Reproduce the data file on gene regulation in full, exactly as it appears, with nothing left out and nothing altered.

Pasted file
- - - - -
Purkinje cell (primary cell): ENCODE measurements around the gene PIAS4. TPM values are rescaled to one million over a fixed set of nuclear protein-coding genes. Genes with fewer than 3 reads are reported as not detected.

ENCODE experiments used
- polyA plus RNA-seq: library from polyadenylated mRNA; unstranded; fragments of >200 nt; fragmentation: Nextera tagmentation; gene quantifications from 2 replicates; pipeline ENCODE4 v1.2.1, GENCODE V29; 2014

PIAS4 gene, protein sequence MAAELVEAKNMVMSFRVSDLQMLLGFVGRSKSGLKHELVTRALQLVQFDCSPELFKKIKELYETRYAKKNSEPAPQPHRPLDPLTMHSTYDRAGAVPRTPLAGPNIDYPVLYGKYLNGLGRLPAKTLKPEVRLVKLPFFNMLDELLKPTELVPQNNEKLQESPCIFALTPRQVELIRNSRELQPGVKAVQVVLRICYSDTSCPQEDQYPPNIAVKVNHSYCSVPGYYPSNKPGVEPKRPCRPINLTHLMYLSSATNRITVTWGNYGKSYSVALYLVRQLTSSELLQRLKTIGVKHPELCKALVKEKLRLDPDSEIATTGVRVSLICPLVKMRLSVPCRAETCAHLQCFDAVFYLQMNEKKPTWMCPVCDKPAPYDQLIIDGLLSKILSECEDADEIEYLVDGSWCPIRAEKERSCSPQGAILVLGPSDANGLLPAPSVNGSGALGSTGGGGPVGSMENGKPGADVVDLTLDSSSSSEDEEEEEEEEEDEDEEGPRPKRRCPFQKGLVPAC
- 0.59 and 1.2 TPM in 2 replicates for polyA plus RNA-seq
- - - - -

Purkinje cell (primary cell): ENCODE measurements around the gene PIAS4. TPM values are rescaled to one million over a fixed set of nuclear protein-coding genes. Genes with fewer than 3 reads are reported as not detected.

ENCODE experiments used
- polyA plus RNA-seq: library from polyadenylated mRNA; unstranded; fragments of >200 nt; fragmentation: Nextera tagmentation; gene quantifications from 2 replicates; pipeline ENCODE4 v1.2.1, GENCODE V29; 2014

PIAS4 gene, protein sequence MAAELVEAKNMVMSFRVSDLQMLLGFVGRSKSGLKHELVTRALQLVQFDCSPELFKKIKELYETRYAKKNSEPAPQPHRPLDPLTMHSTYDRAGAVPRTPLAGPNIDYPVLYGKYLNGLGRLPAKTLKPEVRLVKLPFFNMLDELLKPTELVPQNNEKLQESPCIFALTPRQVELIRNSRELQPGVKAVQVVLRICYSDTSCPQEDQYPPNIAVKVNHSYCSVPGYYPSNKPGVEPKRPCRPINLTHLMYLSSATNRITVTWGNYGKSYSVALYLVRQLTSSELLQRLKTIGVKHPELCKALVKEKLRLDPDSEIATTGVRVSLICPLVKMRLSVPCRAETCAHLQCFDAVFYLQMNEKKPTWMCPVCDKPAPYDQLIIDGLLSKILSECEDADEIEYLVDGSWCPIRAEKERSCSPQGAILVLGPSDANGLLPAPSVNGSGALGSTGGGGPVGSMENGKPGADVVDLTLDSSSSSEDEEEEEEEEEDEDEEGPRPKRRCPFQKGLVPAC
- 0.59 and 1.2 TPM in 2 replicates for polyA plus RNA-seq